Petri Burtsoff is Monocle’s Helsinki correspondent. For more news and analysis, subscribe today.

The project / Chapelle Saint-Michel de Brasparts

High hopes

Those looking for a moment of respite would do well to make a pilgrimage to this historic chapel in Brittany. Located on the summit of Mont Saint-Michel de Brasparts, the 17th-century building, which French designer Ronan Bouroullec caught glimpses of on roadtrips through the mountains as a child, was completely destroyed by a wildfire that engulfed the landscape in 2022. Bouroullec was tapped to oversee its restoration, with funding provided by businessman François Pinault.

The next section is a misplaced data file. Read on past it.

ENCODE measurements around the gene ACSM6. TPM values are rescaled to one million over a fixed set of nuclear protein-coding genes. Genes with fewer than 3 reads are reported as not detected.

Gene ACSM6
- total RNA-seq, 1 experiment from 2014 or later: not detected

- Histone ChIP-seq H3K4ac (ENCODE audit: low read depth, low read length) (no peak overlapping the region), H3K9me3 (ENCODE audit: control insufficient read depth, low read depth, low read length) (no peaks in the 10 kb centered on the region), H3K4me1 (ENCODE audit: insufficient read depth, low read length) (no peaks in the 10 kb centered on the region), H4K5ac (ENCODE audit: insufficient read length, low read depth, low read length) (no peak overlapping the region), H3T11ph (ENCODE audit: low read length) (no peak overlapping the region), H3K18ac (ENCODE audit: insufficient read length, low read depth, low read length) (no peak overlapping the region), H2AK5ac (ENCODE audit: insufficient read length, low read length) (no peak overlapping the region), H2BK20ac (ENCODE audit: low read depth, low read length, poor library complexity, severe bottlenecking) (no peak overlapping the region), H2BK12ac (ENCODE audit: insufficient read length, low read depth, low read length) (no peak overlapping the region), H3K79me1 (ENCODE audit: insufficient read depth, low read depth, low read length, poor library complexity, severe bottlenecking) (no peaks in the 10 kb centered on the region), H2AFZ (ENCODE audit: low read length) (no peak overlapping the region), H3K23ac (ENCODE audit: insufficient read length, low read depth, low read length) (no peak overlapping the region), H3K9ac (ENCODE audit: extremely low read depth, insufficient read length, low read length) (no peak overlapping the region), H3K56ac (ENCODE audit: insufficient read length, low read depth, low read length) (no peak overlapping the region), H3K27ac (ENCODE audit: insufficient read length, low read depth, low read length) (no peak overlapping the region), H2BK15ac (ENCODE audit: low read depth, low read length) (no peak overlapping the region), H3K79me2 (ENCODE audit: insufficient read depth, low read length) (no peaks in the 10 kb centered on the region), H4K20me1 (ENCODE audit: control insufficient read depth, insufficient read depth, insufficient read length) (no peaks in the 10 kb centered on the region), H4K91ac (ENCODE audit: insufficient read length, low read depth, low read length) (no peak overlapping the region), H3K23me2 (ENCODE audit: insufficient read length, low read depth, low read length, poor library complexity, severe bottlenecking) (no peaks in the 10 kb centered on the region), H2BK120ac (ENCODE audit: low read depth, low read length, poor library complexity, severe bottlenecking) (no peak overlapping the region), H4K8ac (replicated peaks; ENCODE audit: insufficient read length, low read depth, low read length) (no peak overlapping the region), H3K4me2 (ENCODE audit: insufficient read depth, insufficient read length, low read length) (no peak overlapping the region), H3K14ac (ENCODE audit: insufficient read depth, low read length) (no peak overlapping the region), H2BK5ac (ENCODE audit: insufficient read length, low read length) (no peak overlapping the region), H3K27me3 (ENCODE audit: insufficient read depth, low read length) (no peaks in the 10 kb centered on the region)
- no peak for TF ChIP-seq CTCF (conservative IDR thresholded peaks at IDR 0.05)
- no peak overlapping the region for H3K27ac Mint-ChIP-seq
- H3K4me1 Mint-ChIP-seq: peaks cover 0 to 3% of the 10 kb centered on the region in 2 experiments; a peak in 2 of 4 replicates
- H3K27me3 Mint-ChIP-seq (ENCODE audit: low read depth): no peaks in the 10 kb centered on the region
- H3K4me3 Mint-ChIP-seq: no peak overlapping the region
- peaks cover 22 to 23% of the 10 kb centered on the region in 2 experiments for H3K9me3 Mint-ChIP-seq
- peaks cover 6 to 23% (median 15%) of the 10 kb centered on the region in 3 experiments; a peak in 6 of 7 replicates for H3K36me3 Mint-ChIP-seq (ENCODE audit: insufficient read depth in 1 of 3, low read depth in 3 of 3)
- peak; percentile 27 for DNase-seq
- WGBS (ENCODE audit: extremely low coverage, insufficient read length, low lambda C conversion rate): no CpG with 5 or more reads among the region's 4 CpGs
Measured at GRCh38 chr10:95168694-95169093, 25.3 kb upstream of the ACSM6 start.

Working closely with French craftspeople, the Paris-based designer created new and simple furnishings, including an altar sculpted from locally sourced Nuit Celtique de Huelgoat granite, made in collaboration with stonemason Christophe Chini. A new cross and candle holders by Roscoff-based metalworker Mathieu Cabioch were also introduced, while Galerie Kreo provided a round mirror finished with a rippled surface and Breton master glassmaker Auguste Labouret installed new stained-glass windows. The result is a space that is both simple and elegant, inviting contemplation and reflection.

For more inspiring design-minded events and projects to visit before the end of 2023, pick up a copy of Monocle’s September issue.

Design news / Les Deux courts, US

Net gains